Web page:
Biocontrol: The silent revolution to pest control
On 21 September, IITA Insect Ecologist Manuele Tamò gave a seminar presentation at IITA Ibadan Headquarters, to highlight achievements and challenges encountered in combating some of the insect pests that pose a threat to cowpea (Vigna unguiculata) production in Africa.
The seminar titled “Biorisk management: The silent revolution…” was attended by IITA management staff and scientists, with the aim to learn and understand some of the techniques deployed in habitat management against major insect pests in legume systems. Over the years, Tamò, along with other scientists, discovered a natural solution called classical biological control. “This natural response to controlling invasive pest species is an option that controls pests by reestablishing the natural balance. This method should be considered first, particularly in the case of unfamiliar invasive species,” he stated.
In his welcome address, Robert Asiedu, Director, Research for Development, IITA-West Africa emphasized the efforts made by Tamò in the management and prevention of pests attack on crops in Africa. “As we all know, Tamò has been part of the strong team that has brought so many successes in IITA, especially in devising ways to reduce the outbreak of pests in the field; thereby increasing productivity and crop yield.”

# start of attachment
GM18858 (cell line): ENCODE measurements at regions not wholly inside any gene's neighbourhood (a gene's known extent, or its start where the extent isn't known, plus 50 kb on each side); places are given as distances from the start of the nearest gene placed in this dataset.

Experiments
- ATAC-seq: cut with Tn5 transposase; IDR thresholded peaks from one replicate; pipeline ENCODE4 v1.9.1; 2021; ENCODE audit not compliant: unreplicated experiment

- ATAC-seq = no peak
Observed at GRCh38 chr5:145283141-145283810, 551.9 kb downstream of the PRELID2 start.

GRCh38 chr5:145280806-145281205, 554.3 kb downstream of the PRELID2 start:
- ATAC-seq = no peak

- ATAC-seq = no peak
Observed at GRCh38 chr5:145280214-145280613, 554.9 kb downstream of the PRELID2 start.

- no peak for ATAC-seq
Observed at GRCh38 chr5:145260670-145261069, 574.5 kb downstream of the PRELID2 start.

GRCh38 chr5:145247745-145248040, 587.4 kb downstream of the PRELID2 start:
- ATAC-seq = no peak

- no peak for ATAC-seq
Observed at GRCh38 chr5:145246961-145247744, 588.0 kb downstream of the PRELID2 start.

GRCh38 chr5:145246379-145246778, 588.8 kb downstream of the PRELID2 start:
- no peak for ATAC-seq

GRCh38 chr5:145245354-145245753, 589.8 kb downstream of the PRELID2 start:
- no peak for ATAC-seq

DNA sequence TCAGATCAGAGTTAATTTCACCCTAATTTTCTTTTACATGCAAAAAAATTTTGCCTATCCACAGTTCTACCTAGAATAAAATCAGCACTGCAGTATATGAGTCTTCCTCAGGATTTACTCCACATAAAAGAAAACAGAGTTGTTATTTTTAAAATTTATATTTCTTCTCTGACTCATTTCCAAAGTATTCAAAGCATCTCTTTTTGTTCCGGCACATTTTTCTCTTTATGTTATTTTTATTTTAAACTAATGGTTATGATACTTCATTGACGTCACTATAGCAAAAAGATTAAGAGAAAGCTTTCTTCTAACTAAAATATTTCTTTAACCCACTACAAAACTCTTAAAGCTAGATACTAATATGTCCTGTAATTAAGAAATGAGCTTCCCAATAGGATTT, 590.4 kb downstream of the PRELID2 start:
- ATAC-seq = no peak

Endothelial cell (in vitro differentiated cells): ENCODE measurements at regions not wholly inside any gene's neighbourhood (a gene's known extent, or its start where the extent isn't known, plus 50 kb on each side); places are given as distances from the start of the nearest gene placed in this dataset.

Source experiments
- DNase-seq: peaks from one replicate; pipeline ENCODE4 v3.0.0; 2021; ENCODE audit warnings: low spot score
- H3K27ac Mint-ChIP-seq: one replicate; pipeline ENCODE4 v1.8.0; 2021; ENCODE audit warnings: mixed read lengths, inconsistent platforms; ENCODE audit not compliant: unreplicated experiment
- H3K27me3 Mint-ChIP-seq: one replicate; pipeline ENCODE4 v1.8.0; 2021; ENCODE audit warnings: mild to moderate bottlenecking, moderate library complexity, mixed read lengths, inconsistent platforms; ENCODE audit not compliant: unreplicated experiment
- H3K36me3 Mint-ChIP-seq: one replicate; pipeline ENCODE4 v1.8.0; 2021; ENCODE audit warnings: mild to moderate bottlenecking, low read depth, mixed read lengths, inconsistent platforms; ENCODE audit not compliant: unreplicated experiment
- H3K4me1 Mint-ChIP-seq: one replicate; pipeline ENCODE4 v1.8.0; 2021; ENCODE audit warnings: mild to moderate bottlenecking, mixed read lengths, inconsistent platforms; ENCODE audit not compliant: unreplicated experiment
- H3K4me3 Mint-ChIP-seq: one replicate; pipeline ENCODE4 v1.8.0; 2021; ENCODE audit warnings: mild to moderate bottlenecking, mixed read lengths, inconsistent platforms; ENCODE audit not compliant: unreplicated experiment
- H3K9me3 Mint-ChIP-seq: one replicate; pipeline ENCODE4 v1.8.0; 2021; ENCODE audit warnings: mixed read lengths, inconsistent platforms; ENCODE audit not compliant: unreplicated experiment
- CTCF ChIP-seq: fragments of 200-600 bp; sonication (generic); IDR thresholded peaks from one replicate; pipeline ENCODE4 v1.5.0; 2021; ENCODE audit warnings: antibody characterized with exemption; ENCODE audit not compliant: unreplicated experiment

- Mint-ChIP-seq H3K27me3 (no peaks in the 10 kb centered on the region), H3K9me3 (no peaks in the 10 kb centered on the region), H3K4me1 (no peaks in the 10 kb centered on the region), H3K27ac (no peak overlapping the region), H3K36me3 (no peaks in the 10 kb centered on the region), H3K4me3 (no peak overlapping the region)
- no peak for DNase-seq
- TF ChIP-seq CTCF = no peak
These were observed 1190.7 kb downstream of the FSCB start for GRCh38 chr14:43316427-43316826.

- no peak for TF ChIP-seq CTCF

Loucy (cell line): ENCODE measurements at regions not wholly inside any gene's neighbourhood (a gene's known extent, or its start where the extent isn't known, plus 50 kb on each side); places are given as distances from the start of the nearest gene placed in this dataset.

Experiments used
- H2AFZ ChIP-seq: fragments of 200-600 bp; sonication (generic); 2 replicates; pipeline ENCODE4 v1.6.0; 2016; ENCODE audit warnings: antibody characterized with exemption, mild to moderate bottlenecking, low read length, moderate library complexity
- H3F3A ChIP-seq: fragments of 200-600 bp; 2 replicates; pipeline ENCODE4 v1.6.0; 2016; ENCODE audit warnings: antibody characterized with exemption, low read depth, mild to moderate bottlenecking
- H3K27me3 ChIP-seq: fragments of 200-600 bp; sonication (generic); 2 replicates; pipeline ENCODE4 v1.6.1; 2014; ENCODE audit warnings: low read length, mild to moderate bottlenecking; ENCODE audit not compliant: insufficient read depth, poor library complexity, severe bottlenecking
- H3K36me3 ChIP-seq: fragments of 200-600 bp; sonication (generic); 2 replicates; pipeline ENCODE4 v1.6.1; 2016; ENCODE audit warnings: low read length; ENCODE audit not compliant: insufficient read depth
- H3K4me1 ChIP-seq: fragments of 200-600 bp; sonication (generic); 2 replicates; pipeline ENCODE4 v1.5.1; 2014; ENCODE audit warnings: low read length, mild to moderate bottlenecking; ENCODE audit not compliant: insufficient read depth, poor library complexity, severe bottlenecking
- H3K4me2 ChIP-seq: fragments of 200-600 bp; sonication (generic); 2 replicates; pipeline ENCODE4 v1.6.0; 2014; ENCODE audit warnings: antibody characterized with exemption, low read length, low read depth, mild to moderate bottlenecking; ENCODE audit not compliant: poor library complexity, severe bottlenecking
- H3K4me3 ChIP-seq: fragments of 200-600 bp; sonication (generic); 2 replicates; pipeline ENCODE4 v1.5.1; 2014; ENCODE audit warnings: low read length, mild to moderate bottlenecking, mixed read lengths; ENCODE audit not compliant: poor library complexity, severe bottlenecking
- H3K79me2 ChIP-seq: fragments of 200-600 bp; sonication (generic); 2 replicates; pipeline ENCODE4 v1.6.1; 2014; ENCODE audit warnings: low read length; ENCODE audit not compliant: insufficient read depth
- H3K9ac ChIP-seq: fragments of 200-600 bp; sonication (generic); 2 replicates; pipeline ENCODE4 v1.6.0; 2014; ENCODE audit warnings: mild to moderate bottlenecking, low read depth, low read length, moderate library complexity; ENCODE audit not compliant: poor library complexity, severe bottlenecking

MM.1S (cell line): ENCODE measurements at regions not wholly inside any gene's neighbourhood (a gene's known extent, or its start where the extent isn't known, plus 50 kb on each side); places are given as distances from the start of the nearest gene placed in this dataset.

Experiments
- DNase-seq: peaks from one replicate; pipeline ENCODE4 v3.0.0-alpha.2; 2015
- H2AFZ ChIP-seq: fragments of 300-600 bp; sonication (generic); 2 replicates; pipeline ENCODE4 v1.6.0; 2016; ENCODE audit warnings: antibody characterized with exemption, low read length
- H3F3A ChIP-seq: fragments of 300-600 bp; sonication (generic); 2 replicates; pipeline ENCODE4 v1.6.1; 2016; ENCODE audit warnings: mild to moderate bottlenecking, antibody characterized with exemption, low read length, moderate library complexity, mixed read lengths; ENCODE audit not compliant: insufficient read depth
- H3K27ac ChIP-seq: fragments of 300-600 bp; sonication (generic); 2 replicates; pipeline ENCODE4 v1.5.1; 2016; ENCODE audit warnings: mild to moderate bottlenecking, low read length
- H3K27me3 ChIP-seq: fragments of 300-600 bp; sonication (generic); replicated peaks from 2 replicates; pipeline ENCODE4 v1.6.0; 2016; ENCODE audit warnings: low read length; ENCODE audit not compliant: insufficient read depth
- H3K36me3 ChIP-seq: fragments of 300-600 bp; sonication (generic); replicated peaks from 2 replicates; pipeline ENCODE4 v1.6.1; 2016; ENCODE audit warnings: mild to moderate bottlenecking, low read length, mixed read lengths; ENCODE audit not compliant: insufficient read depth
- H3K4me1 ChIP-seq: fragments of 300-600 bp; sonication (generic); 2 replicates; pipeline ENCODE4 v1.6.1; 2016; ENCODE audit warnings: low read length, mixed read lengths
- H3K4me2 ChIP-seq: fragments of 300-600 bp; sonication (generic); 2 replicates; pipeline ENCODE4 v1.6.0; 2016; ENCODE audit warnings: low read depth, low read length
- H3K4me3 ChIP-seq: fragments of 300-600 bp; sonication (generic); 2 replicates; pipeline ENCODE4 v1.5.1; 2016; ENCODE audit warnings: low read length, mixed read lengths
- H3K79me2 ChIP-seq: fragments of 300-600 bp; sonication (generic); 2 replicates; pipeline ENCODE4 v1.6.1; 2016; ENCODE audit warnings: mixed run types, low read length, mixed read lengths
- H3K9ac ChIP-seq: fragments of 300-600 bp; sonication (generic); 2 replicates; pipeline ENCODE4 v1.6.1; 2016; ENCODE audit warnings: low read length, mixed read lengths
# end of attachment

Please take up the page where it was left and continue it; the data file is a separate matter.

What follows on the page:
In his presentation, Tamò said: “One major constraint to the increased and sustainable production of cowpea is the damage caused by field insect pests, particularly during the flowering and post-flowering growth stages.” Among the most serious pest species attacking cowpea are flower pod borers (Muruca vitrata) and pod and seed-sucking bugs such as Riptortus dentipesfab and Clavigralla tomentosicollisstal. It has been reported that M. vitrata is the most devastating insect pest causing yield losses of about 80% in cowpea,” he added.
Tamò’s current research focuses on several regional integrated pest management (IPM) projects. Through this, he has established extensive links with other scientists and extension agents in 11 African countries. He is also engaged in collaborative activities with entomologists and biological control specialists in international research centers such as the International Centre of Insect Physiology and Ecology (icipe) and the International Crops Research Institute for the Semi-Arid Tropics (ICRISAT), Africa Rice Center (AfricaRice), and several universities worldwide.
In the future, Tamò explained that scaling out biocontrol approach to all major cowpea producing countries in West Africa will serve as the best option in reducing the population of pest infestation, especially M. vitrata to about 40–60% depending on the agroecological region.